Skip to Main Content

Sustainability Learning Lab at Bellevue University: Solar and Wind Power Stations

How a Wind Turbine Works

Click on image to see interactive features and read the entire article.

Homeowner's Guide to Going Solar

Click on image to view video from Department of Energy and to read the full article.

Quick Links

Solar Power

"Solar power is energy from the sun that is converted into thermal or electrical energy. Solar energy is the cleanest and most abundant renewable energy source available, and the U.S. has some of the richest solar resources in the world. Solar technologies can harness this energy for a variety of uses, including generating electricity, providing light or a comfortable interior environment, and heating water for domestic, commercial, or industrial use."

There are three primary technologies by which solar energy is harnessed: photovoltaics (PV), which directly convert light to electricity; concentrating solar power (CSP), which uses heat from the sun (thermal energy) to drive utility-scale, electric turbines; and solar heating and cooling (SHC) systems, which collect thermal energy to provide hot water and air heating or conditioning.

From the SEIA (Solar Energy Industries Association) website

"Solar thermal-electric power systems collect and concentrate sunlight to produce the high temperatures needed to generate electricity. All solar thermal power systems have solar energy collectors with two main components: reflectors (mirrors) that capture and focus sunlight onto a receiver. In most types of systems, a heat-transfer fluid is heated and circulated in the receiver and used to produce steam. The steam is converted into mechanical energy in a turbine, which powers a generator to produce electricity."

From the U.S. Energy Information Administration website 

The map below shows total annual solar electricity generation in each state from utility-scale solar power plants:

Click map for more information

From the U.S. Energy Information Administration: Solar Explained

"Wind power is a form of renewable energy. As portions of the earth are heated by the sun, the heated air rises, and air rushes to fill low-pressure areas, creating wind. The wind is slowed as it brushes the ground so it may not feel windy at ground level. The power in the wind might be five times greater at the height of the blade tip on a large, modern wind turbine." (Collin & Fincher, 2011, p. 1680)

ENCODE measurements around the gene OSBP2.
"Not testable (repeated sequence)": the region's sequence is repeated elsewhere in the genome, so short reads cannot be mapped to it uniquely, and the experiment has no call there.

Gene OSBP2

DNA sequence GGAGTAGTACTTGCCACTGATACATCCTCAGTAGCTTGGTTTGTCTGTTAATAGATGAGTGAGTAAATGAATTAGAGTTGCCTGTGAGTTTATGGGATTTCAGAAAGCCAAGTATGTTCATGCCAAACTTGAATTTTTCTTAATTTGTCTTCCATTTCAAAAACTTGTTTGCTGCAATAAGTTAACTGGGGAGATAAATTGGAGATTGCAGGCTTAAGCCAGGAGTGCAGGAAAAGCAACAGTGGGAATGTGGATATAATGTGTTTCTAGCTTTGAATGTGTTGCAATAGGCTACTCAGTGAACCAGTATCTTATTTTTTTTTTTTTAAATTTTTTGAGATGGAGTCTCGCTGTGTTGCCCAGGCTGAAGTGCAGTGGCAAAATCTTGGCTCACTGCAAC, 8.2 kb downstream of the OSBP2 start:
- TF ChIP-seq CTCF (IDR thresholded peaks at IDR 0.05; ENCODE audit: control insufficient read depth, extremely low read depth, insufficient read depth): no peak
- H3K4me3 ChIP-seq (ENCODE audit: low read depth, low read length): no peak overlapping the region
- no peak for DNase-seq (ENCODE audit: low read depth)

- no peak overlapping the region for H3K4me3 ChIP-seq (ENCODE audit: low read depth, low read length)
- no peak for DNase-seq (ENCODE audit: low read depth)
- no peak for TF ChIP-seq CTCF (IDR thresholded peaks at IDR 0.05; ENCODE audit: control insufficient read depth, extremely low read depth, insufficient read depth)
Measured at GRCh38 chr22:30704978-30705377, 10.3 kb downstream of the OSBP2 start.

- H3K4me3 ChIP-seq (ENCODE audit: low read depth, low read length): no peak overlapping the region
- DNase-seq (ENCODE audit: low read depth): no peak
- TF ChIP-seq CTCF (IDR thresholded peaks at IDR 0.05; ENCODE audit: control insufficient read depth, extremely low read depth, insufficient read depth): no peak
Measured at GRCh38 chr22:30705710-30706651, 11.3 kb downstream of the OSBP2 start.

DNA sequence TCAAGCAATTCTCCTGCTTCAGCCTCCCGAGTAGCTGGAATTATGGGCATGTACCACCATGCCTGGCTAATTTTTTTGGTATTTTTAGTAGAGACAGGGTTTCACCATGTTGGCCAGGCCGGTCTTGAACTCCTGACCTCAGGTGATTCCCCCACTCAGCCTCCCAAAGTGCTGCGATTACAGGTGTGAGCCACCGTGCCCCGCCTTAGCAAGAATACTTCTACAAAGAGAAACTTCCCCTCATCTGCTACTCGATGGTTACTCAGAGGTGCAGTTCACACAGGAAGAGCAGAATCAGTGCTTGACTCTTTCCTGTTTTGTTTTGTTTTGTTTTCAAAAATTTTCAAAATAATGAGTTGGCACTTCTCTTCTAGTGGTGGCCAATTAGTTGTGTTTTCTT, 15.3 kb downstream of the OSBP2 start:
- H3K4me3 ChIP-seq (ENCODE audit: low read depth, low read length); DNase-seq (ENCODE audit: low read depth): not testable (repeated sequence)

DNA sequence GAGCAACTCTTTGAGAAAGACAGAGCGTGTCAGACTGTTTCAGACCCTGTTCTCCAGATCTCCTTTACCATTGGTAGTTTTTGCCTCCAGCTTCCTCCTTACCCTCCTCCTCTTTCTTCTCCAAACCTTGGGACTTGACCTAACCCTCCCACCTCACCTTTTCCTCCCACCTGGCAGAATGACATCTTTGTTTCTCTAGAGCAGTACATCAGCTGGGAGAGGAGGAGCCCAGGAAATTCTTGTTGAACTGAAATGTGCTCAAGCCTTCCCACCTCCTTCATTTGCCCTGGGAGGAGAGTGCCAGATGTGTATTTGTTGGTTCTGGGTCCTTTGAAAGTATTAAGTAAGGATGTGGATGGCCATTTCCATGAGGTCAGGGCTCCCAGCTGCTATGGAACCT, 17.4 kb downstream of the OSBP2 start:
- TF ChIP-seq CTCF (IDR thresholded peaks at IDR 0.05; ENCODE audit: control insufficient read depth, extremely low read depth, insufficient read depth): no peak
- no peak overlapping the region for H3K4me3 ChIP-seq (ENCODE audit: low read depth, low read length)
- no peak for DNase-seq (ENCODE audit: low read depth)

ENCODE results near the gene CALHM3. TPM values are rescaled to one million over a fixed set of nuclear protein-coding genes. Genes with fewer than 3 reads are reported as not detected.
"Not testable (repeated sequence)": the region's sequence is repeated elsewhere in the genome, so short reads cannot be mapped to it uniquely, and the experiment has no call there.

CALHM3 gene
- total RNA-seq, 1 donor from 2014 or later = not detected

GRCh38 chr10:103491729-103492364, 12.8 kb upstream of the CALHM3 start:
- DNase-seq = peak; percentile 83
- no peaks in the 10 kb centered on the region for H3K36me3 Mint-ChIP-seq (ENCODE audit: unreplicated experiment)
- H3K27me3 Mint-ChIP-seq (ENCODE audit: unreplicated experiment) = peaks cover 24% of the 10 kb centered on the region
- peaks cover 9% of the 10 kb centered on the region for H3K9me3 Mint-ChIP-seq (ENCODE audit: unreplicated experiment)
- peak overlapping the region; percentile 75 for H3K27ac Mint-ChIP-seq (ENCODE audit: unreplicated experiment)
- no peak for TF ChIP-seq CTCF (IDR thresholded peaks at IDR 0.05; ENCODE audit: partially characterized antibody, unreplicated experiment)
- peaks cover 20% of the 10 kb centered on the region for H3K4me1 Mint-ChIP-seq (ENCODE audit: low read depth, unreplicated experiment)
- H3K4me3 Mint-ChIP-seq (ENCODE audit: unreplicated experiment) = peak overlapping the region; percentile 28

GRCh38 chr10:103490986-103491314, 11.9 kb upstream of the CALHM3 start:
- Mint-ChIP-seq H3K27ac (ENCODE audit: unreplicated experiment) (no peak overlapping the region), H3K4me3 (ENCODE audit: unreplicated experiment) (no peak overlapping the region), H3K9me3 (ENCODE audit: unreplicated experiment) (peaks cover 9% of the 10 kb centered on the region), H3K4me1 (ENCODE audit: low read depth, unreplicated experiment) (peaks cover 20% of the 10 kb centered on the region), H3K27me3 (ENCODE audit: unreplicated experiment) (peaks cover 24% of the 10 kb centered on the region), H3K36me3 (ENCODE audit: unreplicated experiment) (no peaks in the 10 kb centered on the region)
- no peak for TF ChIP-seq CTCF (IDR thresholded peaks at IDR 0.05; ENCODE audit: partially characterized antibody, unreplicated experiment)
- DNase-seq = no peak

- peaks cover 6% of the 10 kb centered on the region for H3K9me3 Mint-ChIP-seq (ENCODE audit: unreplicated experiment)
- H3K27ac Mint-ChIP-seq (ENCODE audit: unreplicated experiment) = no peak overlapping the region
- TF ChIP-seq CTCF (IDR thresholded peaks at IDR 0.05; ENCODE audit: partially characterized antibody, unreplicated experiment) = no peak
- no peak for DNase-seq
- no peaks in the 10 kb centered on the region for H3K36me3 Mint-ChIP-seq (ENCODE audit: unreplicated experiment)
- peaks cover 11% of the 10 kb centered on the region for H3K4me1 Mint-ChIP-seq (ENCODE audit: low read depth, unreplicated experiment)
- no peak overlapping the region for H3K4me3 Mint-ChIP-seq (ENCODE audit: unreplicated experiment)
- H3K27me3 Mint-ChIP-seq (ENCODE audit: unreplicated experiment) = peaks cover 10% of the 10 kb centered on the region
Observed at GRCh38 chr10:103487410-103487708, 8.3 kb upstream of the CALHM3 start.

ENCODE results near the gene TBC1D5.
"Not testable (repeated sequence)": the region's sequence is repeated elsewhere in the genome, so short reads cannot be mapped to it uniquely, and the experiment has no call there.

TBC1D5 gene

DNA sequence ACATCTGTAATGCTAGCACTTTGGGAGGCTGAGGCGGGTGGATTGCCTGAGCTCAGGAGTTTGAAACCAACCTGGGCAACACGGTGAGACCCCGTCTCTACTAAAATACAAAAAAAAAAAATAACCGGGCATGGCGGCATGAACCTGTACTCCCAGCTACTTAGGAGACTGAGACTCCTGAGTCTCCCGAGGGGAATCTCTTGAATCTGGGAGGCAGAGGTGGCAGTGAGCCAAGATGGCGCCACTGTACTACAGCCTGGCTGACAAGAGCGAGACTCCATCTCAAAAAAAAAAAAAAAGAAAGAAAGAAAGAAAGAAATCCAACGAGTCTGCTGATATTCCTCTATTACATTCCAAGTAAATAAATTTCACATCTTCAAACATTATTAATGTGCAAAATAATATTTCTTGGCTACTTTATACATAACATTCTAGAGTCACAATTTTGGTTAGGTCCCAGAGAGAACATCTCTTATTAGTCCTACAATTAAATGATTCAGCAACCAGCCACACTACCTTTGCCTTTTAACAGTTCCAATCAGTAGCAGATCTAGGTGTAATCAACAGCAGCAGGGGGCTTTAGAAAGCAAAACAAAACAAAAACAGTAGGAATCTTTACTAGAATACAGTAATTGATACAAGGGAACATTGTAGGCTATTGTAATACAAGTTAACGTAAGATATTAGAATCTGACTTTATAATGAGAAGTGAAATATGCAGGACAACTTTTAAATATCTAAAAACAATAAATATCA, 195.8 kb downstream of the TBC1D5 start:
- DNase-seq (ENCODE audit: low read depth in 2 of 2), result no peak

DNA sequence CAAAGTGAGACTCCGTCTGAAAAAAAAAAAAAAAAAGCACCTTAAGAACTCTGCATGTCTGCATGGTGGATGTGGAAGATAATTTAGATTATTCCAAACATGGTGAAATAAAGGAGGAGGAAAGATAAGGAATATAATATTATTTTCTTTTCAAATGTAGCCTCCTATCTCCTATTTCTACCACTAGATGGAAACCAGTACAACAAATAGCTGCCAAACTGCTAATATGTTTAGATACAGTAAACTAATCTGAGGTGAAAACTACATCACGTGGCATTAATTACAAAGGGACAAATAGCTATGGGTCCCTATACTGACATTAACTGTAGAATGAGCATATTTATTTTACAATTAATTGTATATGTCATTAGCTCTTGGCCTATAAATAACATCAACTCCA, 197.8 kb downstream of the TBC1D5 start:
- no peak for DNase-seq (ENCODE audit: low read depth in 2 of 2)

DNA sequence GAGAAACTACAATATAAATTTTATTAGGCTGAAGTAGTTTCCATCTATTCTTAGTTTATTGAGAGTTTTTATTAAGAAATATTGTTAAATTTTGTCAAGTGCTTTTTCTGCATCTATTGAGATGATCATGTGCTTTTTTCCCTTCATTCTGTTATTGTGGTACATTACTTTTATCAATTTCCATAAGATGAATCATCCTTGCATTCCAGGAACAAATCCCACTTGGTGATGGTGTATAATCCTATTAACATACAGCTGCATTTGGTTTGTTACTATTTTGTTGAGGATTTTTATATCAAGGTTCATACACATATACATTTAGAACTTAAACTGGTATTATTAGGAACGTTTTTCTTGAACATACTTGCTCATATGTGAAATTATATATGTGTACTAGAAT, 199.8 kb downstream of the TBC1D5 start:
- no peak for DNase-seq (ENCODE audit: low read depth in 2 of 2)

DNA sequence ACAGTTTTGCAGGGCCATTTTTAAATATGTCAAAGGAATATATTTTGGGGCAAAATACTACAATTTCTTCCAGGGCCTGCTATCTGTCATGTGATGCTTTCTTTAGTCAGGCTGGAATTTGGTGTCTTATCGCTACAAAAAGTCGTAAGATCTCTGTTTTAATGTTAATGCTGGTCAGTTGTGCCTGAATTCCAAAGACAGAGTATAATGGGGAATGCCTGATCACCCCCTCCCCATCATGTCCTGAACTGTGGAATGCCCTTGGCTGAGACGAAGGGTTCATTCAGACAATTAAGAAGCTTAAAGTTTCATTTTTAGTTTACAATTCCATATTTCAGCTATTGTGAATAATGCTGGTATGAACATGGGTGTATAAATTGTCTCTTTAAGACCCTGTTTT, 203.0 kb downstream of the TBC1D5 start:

"Wind generates electricity as it moves the blades of a windmill or wind turbine. In a modern, large-scale wind turbine, the wind is converted to rotational motion by a rotor, which is a three-bladed assembly at the top of the wind turbine. The rotor turns a shaft that enters a gearbox that greatly increases the rotational shaft speed. The output shaft is connected to a generator that converts the rotational movement into electricity." (Collin & Fincher, 2011, p. 1680)

Proponents of this type of energy say that it is nonpolluting, plentiful, and renewable form of energy that can meet the energy needs of the world. With the amount of wind flowing across the United States, it could theoretically meet all our electricity needs using today's technology to harness Others argue that the noise the turbines create can cause headaches in some people and even death in some animals, including goats and wildlife. (Collin & Fincher, 2011)

From the Encyclopedia of Contemporary American Social Issues (Vol. 4: Environment, Science, and Technology), (2011), p.1680.   

Historically, wind power in the form of windmills has been used for centuries for such tasks as grinding grain and pumping water. More recently, wind turbines in the United States were the source of about 7.3% of total U.S. utility-scale (facilities with at least one megawatt of electricity generation capacity) electricity generation in 2019. According to the U.S. Energy Information Administration, "In 2022, 42 states had utility-scale1 wind power projects, which together produced about 10% (435 billion kilowatthours [kWh]) of total U.S. utility-scale electricity generation. The five states with the most electricity generation from wind in 2022 were Texas, Iowa, Oklahoma, Kansas, and Illinois. These states combined produced about 57% of total U.S. wind electricity generation in 2022." 

Click image for more information.

From the U.S. Energy Information Administration: Wind Explained

The solar and wind stations are scheduled for the next phase of the Sustainability Learning Lab. This page will be updated when they are built.

Solar and Wind Energy Resources

Videos from Library Databases

Online Videos

LibGuide Curator

Need Help? Ask a Librarian